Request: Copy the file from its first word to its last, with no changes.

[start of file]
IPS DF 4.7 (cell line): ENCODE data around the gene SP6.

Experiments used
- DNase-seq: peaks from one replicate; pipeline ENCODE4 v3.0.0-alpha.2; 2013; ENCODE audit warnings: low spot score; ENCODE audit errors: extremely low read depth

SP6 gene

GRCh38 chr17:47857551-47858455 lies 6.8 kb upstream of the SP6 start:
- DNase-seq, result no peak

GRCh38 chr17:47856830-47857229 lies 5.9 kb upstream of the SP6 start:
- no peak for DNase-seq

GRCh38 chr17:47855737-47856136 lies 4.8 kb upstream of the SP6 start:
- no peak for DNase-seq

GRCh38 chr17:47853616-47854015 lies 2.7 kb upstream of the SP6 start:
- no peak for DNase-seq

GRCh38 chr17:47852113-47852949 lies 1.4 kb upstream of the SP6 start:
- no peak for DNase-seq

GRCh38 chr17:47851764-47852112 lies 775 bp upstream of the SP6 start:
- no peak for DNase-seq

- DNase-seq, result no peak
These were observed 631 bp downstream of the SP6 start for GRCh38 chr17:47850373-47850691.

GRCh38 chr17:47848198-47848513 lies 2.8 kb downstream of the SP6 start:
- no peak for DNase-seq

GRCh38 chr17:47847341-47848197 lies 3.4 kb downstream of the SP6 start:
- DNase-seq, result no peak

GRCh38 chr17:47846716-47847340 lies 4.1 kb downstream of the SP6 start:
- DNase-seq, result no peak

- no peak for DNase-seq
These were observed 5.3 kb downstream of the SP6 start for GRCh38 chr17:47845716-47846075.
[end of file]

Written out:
IPS DF 4.7 (cell line): ENCODE data around the gene SP6.

Experiments used
- DNase-seq: peaks from one replicate; pipeline ENCODE4 v3.0.0-alpha.2; 2013; ENCODE audit warnings: low spot score; ENCODE audit errors: extremely low read depth

SP6 gene

GRCh38 chr17:47857551-47858455 lies 6.8 kb upstream of the SP6 start:
- DNase-seq, result no peak

GRCh38 chr17:47856830-47857229 lies 5.9 kb upstream of the SP6 start:
- no peak for DNase-seq

GRCh38 chr17:47855737-47856136 lies 4.8 kb upstream of the SP6 start:
- no peak for DNase-seq

GRCh38 chr17:47853616-47854015 lies 2.7 kb upstream of the SP6 start:
- no peak for DNase-seq

GRCh38 chr17:47852113-47852949 lies 1.4 kb upstream of the SP6 start:
- no peak for DNase-seq

GRCh38 chr17:47851764-47852112 lies 775 bp upstream of the SP6 start:
- no peak for DNase-seq

- DNase-seq, result no peak
These were observed 631 bp downstream of the SP6 start for GRCh38 chr17:47850373-47850691.

GRCh38 chr17:47848198-47848513 lies 2.8 kb downstream of the SP6 start:
- no peak for DNase-seq

GRCh38 chr17:47847341-47848197 lies 3.4 kb downstream of the SP6 start:
- DNase-seq, result no peak

GRCh38 chr17:47846716-47847340 lies 4.1 kb downstream of the SP6 start:
- DNase-seq, result no peak

- no peak for DNase-seq
These were observed 5.3 kb downstream of the SP6 start for GRCh38 chr17:47845716-47846075.